The host animal will detect the presence of the tick in the first few hours after attachment and put up an immune defence, clotting the blood which the tick is feeding from and can result in areas of swelling and localised pain. The tick counteracts the host’s clotting defence by releasing saliva with a number of anticoagulants and proteins, and also possible infectious organisms like the protozoa babesia and the bacteria-causing Lyme disease. This is why it is important to remove or kill the tick with anti-parasitic treatment within approximately 24-48 hrs of initial feeding. However, tick removal should not be delayed if you spot a tick before that time. 



Tick removers are by far the safest and easiest equipment to use to remove ticks and are relatively inexpensive to purchase. Please do not use tweezers to remove ticks as putting pressure on the tick’s body can release saliva into your animal increasing the risk of spread of any disease they may carry. Pulling on the tick can also risk leaving the mouthpart in the skin, causing an abscess to develop in time.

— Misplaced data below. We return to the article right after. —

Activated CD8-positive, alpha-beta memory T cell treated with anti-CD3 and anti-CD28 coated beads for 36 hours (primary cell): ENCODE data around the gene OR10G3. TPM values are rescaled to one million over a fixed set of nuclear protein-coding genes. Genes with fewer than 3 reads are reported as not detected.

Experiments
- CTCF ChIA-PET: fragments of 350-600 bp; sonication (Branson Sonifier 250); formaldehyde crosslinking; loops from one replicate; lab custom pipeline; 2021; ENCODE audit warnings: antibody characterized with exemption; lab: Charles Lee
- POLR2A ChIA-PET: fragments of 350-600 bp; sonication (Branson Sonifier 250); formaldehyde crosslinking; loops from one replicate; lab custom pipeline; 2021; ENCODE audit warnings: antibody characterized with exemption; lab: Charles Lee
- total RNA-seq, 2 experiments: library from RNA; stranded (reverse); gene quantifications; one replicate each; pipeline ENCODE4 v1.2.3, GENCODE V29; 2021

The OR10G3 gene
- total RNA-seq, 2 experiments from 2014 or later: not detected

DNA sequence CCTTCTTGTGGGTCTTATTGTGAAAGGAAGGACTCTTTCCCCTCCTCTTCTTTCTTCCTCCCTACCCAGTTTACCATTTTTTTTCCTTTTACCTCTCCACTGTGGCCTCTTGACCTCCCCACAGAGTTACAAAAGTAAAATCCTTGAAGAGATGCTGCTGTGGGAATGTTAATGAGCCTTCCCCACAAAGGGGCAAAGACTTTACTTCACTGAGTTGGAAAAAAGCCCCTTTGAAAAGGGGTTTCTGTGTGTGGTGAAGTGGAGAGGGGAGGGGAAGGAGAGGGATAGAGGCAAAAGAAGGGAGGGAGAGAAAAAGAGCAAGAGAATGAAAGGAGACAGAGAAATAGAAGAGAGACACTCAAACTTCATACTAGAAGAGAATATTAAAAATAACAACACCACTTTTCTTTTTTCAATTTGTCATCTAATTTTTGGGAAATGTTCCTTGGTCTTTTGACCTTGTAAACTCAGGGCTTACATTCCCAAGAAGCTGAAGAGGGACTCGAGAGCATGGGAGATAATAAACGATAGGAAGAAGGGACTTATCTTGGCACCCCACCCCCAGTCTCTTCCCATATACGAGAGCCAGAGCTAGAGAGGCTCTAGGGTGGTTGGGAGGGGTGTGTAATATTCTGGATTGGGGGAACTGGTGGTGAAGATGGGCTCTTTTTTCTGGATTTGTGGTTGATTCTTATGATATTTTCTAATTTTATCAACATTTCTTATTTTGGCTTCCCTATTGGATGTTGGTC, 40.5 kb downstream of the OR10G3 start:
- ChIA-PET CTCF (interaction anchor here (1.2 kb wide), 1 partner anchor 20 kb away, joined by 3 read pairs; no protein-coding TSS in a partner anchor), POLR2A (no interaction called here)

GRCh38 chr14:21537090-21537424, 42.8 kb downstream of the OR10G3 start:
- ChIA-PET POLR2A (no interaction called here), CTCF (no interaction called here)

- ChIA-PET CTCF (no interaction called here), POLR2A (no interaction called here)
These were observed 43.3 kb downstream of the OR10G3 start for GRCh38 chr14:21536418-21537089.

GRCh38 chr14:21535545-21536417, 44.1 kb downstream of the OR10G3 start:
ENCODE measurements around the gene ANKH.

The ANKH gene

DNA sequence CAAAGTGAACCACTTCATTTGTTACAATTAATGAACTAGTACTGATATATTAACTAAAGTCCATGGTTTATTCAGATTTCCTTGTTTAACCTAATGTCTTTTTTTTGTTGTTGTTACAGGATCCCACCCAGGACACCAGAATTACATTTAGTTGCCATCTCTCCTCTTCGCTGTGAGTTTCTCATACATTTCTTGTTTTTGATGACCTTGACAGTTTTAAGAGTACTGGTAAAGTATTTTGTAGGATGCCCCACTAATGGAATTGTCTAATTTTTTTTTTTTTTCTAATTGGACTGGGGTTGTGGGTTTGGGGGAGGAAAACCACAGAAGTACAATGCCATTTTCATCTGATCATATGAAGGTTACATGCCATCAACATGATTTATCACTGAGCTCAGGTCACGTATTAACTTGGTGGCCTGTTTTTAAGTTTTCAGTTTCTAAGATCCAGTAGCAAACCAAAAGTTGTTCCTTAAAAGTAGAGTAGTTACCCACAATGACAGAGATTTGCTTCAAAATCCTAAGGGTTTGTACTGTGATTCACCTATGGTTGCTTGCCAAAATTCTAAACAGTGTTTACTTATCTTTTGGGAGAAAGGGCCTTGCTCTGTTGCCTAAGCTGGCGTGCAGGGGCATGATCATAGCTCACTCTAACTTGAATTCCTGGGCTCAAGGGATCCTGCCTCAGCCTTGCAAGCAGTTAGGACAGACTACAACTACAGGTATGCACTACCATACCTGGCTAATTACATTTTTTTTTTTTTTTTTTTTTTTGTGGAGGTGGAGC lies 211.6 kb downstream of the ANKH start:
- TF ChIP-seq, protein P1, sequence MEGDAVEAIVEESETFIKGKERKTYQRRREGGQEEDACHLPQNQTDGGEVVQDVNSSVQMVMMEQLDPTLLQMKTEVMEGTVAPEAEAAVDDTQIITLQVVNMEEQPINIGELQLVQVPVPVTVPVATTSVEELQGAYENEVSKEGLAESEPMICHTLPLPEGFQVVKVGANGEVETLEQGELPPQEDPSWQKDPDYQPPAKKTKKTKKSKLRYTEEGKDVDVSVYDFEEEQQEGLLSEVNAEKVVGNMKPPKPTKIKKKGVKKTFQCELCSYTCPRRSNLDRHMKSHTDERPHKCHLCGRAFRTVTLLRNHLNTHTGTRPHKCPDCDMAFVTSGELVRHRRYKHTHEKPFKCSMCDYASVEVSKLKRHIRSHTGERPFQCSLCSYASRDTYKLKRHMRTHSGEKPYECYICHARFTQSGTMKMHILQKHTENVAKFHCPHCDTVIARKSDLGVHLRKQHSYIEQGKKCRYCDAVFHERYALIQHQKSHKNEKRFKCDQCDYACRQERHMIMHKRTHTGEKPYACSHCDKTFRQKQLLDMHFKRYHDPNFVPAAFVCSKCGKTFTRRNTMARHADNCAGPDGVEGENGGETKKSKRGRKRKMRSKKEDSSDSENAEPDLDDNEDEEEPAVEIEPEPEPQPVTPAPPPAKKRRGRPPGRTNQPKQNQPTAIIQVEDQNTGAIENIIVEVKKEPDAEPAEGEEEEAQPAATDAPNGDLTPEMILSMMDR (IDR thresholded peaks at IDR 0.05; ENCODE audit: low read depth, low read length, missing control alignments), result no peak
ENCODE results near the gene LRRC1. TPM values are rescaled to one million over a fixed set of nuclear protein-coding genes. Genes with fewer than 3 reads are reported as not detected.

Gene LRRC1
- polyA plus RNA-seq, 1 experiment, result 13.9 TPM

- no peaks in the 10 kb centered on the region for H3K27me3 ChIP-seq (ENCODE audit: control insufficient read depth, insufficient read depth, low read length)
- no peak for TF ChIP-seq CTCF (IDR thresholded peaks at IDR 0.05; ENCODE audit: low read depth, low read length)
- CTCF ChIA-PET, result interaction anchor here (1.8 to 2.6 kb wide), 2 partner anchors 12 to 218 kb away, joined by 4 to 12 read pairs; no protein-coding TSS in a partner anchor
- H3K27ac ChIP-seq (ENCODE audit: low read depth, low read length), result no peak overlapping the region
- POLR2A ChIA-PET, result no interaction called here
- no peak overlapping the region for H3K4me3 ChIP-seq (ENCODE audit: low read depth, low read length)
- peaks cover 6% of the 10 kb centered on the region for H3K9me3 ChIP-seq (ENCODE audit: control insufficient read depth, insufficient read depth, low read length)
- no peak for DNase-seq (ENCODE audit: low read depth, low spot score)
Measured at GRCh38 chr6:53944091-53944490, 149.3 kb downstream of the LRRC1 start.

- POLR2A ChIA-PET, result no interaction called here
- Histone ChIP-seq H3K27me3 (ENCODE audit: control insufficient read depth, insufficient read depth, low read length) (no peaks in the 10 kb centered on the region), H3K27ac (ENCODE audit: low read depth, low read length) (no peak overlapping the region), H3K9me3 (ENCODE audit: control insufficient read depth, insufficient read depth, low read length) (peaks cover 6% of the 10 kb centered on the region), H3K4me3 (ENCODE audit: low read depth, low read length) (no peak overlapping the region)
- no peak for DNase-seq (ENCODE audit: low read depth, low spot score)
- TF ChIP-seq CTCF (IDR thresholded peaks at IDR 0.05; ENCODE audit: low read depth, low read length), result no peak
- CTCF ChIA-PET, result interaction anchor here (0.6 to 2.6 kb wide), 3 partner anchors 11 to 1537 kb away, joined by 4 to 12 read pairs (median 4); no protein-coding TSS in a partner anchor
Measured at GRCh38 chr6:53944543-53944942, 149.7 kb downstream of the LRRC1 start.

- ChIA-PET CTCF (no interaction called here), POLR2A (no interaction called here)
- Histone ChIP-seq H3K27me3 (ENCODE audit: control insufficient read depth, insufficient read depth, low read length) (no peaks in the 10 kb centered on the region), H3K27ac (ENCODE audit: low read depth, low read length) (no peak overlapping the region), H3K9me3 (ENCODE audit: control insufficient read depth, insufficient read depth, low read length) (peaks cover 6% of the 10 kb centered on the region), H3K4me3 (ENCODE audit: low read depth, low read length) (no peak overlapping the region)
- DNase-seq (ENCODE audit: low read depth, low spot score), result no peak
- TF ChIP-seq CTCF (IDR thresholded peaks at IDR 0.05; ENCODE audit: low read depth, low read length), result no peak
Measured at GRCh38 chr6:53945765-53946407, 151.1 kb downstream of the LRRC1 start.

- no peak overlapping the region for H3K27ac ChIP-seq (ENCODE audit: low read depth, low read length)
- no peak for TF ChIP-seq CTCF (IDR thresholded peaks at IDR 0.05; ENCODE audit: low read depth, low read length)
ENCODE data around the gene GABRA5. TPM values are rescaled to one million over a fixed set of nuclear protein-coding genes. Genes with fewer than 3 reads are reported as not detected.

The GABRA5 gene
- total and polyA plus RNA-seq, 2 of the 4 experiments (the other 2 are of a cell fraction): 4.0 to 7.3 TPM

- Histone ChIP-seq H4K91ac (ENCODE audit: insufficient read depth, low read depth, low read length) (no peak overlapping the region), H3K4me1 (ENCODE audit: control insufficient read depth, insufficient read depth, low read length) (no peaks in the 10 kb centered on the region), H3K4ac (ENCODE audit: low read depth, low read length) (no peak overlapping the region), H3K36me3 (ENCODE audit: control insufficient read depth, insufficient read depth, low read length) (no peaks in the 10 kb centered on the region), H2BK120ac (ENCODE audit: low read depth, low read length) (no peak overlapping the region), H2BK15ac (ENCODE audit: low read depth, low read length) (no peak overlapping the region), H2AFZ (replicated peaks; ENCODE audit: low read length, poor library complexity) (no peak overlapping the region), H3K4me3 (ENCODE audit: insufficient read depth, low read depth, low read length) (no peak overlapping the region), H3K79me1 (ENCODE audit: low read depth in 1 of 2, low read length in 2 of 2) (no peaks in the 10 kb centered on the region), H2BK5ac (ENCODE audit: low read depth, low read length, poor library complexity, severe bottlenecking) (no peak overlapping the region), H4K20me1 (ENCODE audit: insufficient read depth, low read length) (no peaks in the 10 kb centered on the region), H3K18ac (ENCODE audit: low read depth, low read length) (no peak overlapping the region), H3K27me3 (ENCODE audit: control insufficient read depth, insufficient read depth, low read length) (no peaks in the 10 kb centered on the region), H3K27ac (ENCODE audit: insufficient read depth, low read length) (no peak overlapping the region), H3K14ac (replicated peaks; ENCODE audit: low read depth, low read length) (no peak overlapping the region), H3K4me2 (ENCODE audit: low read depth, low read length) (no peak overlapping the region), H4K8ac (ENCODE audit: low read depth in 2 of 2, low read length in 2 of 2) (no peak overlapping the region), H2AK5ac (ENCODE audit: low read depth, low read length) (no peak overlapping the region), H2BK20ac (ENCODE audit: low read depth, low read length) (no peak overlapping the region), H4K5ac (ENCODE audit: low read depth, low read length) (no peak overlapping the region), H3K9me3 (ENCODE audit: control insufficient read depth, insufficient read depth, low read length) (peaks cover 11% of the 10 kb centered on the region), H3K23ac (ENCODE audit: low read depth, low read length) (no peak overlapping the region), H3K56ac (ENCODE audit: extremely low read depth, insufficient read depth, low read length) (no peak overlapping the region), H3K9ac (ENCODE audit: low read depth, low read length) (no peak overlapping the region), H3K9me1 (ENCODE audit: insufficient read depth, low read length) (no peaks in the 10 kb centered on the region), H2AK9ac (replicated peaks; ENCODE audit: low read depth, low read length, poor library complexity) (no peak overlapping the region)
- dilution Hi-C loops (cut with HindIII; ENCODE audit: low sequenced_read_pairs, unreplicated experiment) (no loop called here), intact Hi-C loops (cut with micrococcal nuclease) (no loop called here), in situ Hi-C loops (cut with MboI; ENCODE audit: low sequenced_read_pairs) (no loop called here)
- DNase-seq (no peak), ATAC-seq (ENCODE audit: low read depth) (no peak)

Prevention in Dogs

A number of products are licenced to treat against Ixodes and Dermacentor species, and also a common European tick Rhipicephalus sanguineus. These are available in a spot-on or collar form. Each product takes different length of time to kill the tick, or prevent attachment - please discuss options with your vet. You should not use treatments meant for dogs on cats as these can be lethal.


Prevention in Cats

Note: Do not use dog treatments on your cat, as these are lethal to cats

As less is known about tick-borne diseases in cats, and following on from the successful campaign last year in dogs, The Big Tick Project 2016 will focus on a nationwide collection of ticks from cats to track tick species and numbers, and aid in the detection of new and emerging diseases in cats.

For more information, or if your pet has a tick, please pop in to one of our practices for advice and the opportunity to participate in the scheme.